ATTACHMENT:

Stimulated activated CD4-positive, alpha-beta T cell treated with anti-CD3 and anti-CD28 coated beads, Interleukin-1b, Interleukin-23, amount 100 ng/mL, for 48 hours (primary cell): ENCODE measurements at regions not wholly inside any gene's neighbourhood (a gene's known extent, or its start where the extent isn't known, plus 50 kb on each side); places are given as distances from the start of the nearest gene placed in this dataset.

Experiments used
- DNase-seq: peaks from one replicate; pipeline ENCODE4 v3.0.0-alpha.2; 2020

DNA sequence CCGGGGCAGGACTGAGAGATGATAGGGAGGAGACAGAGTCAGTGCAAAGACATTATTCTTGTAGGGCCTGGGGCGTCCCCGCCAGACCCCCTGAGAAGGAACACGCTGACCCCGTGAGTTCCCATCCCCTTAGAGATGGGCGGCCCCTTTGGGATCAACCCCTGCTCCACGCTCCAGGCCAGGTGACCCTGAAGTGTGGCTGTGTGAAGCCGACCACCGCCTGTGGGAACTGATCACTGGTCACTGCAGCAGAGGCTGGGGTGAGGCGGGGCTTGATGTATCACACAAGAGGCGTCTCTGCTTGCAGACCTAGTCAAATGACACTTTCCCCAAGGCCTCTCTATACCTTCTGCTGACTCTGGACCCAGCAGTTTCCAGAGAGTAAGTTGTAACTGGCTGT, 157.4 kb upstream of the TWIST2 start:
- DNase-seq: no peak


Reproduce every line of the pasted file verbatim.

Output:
Stimulated activated CD4-positive, alpha-beta T cell treated with anti-CD3 and anti-CD28 coated beads, Interleukin-1b, Interleukin-23, amount 100 ng/mL, for 48 hours (primary cell): ENCODE measurements at regions not wholly inside any gene's neighbourhood (a gene's known extent, or its start where the extent isn't known, plus 50 kb on each side); places are given as distances from the start of the nearest gene placed in this dataset.

Experiments used
- DNase-seq: peaks from one replicate; pipeline ENCODE4 v3.0.0-alpha.2; 2020

DNA sequence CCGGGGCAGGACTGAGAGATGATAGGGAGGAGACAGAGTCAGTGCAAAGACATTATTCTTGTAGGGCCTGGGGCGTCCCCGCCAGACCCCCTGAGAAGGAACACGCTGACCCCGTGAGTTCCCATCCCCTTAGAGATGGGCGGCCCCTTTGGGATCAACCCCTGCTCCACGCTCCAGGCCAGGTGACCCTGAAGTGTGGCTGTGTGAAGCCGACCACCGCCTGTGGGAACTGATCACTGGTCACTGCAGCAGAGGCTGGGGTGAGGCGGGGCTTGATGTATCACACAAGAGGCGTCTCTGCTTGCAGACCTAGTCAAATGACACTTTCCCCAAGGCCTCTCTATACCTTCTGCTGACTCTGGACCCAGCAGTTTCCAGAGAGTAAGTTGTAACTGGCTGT, 157.4 kb upstream of the TWIST2 start:
- DNase-seq: no peak